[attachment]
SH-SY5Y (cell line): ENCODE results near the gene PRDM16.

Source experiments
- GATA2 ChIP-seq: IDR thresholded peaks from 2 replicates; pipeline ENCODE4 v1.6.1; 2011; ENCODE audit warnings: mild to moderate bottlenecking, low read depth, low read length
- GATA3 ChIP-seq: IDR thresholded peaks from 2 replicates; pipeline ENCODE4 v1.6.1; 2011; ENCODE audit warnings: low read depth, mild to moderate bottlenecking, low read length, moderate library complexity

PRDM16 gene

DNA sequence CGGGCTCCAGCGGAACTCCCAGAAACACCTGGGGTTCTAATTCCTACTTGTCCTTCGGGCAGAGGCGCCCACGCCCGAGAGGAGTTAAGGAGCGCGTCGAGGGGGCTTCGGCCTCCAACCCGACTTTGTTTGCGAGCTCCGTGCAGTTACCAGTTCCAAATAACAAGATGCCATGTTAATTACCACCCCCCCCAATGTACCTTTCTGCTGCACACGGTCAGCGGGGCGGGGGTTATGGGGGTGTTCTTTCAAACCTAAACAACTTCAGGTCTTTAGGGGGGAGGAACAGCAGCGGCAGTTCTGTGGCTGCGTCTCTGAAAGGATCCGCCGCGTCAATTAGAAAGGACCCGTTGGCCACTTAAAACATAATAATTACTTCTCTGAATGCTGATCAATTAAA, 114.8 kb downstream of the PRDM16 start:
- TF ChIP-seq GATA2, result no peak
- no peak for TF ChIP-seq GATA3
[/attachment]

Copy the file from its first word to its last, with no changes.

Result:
SH-SY5Y (cell line): ENCODE results near the gene PRDM16.

Source experiments
- GATA2 ChIP-seq: IDR thresholded peaks from 2 replicates; pipeline ENCODE4 v1.6.1; 2011; ENCODE audit warnings: mild to moderate bottlenecking, low read depth, low read length
- GATA3 ChIP-seq: IDR thresholded peaks from 2 replicates; pipeline ENCODE4 v1.6.1; 2011; ENCODE audit warnings: low read depth, mild to moderate bottlenecking, low read length, moderate library complexity

PRDM16 gene

DNA sequence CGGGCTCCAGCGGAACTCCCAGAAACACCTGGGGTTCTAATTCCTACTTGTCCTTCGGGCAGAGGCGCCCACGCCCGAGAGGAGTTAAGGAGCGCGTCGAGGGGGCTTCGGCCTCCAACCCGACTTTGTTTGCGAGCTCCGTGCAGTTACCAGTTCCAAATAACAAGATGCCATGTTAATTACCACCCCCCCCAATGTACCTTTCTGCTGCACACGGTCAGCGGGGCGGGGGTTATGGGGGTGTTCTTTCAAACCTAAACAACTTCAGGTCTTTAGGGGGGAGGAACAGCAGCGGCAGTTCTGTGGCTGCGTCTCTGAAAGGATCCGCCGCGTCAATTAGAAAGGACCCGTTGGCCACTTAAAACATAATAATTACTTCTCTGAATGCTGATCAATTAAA, 114.8 kb downstream of the PRDM16 start:
- TF ChIP-seq GATA2, result no peak
- no peak for TF ChIP-seq GATA3